With floating lines a 7’ 1/2 0X leader is fine, you do not need to have light tippet with streamers or long leaders. Long leaders make it very hard to cast bigger flies and they serve no purpose, I seldom go below 0X when fishing streamers. On the sinking line I use a shorter leader yet, 1 foot of 20lb butt section and 18 to 24 inches of 12 tippet, overall length 3 feet.

So in review, cast to a target and don’t cast long. Find a fly that you can see and learn to move it. A handful of flies in white, black, olive, tan, and yellow will get you going. You don’t have to fish deep, just move the properly and the fish will come and get it.  Helps to have a rod that is for streamers but not a necessity, fast 6wts are good starter rods. A sinking line or a floating streamer line with stout leaders.  Go catch the biggest fish of your life!

Michael Stack, Fish Tales Outfitting:   Start with a weight-forward floating line. It will be easier to cast, in my opinion, and allows the fly to swim with a more erratic jigging action. You won’t be fishing as deep as you could with a sink tip but if you’re new to streamer fishing this will make the casting much easier. Try a sink tip once you’ve had time to practice with a floating line.

Start with smaller streamer patterns. The bigger the fly the more effort it takes to cast. Big articulated patterns are all the rage and I love fishing them but I suggest moving up to bigger flies once you’ve gotten the hang of casting smaller ones. Start out with patterns in the size #8-6 area then move up to #4 -2 or an articulated pattern. Sometimes I use two smaller patterns because it looks as though a chase is already happening. This creates a sense of urgency to the trout (see tip #1). Trout, especially brown trout, are very competitive and will take advantage of every opportunity to grab an easy meal if another trout has already injured their prey.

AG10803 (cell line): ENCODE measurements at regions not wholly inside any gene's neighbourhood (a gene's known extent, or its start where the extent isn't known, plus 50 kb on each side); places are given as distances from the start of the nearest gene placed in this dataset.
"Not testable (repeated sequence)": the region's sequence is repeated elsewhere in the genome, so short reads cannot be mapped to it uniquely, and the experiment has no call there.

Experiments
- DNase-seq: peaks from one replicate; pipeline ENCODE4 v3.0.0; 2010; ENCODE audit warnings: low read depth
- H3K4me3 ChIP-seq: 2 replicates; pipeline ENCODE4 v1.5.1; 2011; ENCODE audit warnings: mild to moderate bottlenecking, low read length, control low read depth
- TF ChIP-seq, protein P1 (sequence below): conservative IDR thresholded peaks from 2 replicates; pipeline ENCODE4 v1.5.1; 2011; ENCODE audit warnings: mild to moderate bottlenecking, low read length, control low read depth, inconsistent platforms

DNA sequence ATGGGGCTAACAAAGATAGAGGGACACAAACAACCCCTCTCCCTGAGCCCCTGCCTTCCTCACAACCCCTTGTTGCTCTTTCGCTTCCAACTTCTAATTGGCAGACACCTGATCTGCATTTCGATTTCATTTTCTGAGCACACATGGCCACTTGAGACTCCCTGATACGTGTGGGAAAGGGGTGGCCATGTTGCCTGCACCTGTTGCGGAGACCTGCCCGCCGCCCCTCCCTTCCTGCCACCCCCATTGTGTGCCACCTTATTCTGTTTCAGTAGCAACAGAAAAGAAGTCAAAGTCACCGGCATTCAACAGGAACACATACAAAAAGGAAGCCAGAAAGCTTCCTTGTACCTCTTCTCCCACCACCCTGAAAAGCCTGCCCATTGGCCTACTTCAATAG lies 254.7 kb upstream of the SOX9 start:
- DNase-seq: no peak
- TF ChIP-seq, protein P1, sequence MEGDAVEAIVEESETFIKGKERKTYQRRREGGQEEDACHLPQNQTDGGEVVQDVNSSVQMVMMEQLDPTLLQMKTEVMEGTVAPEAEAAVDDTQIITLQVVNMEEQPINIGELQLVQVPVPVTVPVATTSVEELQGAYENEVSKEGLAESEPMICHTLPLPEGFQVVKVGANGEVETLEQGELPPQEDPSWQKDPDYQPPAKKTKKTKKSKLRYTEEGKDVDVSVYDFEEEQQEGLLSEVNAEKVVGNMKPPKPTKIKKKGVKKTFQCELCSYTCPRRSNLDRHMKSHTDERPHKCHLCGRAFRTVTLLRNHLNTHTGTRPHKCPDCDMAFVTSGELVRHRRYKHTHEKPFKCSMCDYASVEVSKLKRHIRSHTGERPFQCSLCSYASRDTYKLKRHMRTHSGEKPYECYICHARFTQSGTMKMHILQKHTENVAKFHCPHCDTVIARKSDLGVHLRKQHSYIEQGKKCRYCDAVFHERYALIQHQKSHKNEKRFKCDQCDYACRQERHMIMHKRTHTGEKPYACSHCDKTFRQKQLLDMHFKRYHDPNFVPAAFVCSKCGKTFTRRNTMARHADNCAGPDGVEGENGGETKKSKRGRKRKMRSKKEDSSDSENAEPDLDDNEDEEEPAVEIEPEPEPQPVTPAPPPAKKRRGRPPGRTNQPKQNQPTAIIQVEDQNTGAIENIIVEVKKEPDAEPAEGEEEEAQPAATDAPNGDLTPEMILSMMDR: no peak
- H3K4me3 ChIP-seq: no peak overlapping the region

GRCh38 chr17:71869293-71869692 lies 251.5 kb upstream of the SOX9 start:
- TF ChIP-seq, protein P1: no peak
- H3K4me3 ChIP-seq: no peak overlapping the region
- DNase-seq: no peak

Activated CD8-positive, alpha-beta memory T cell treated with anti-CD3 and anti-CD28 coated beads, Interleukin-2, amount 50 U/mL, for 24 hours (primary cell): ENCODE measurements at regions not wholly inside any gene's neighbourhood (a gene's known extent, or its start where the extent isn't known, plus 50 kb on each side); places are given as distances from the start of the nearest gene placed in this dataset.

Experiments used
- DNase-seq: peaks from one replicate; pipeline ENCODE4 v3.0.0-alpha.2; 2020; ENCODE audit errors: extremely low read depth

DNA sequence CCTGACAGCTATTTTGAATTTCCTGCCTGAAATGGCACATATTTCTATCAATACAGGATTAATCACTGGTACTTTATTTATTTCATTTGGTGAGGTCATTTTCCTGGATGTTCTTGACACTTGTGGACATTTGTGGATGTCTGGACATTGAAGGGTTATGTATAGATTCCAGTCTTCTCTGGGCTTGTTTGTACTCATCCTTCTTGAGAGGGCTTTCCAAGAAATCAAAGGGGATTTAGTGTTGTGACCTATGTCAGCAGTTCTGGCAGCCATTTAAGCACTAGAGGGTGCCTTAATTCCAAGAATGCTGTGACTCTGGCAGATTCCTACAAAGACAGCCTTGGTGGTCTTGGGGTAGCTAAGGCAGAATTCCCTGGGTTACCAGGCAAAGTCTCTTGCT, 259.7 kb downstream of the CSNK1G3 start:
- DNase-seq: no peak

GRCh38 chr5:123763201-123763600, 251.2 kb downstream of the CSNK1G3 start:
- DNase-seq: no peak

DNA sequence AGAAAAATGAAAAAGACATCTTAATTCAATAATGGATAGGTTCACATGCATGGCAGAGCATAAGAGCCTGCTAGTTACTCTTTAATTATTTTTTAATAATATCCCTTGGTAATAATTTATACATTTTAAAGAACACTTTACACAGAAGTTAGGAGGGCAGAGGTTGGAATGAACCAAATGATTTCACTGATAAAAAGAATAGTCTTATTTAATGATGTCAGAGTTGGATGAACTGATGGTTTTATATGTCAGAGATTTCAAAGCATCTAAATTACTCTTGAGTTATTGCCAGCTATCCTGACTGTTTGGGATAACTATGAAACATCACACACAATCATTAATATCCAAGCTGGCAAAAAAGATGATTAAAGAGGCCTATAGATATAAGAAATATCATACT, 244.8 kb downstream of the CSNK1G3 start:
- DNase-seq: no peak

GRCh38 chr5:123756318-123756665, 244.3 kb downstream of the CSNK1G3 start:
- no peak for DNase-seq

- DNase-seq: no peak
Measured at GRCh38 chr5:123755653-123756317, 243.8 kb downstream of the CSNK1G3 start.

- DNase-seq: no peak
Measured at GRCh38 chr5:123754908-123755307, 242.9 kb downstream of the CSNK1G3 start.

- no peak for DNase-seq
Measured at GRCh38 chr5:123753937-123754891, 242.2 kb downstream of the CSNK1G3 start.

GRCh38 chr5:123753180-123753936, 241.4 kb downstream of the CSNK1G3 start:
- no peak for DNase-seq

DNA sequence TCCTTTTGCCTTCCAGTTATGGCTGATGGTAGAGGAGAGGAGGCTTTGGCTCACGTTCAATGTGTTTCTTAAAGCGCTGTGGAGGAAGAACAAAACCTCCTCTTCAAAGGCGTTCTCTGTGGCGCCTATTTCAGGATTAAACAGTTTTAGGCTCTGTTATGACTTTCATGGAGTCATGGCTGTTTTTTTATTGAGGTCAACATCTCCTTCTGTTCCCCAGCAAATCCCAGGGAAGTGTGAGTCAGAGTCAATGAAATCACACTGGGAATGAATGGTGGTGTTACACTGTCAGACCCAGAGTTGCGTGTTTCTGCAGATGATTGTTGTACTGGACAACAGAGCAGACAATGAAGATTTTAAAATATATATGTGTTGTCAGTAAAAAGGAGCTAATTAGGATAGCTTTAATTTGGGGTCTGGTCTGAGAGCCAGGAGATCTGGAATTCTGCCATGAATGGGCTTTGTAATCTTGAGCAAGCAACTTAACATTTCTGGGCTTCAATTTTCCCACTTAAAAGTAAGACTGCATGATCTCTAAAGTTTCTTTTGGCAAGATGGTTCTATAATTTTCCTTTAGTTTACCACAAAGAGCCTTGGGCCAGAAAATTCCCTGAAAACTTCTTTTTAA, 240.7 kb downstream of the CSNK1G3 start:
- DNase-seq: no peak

Create a sense of urgency to the trout by making your fly look like it is injured or fleeing from another trout. The method I like is often referred to as “The Jerk and Strip.” Use the tip of the rod to jerk the fly with some speed down and away then strip the slack created under your rod hand index finger. You keep the tip down to keep the fly in the water and you jerk it away to make the fly jump and then pause while you strip the slack.

When fishing from a boat, cast and fish with a rhythm. I like to cast and fish with about forty feet of fly line. Making 6-7 rhythmic jerks and strips before picking up and casting to the next lie enables you to make your next cast with one back cast. Since hitting as many fishy looking lies is the key to covering the water and finding more trout, this just makes it a more efficient approach. When wade fishing, dissect the run into little pieces. Work from the inside shallow edge. Fish the close water first covering the run with your fly fishing in 2- 3 foot lanes. Take a step or two downstream and repeat. I like to fish the fly across the run a little more when wade fishing allowing the fly to swing completely across the run and even hang for a moment before I cast again.

Casper Leffel, Guide:  Many anglers share the mentality that trout are largely gentle critters with a diet comprised of mainly insects. This is true, but trout are also predators. Baby birds, mice, snakes, leeches, lizards, crayfish and most importantly smaller fish are on the menu for predatory trout.  Becoming a confident streamer fisher comes with time on the water and being willing to throw flies that imitate that larger prey. And you have to believe what you’re doing will work. Be aggressive.

Some rivers and lakes produce more meat eaters than other systems, so there is no substitute for trial and error. In other words you’ll never know if a particular river will fish well with streamers unless you go out and try it. I would recommend starting out small when it comes to streamers, while striving to adopt the mindset of “Go Big or Go Home.” A strong 6,7 or 8 weight rod with a selection of sink tip fly lines and heavy tippets will become necessary tools for the accomplished streamer fisherman. In my experience flies from about 3 to 6 inches accurately imitate a common large food source (baitfish) for browns and rainbows in the 20-30+ inch range.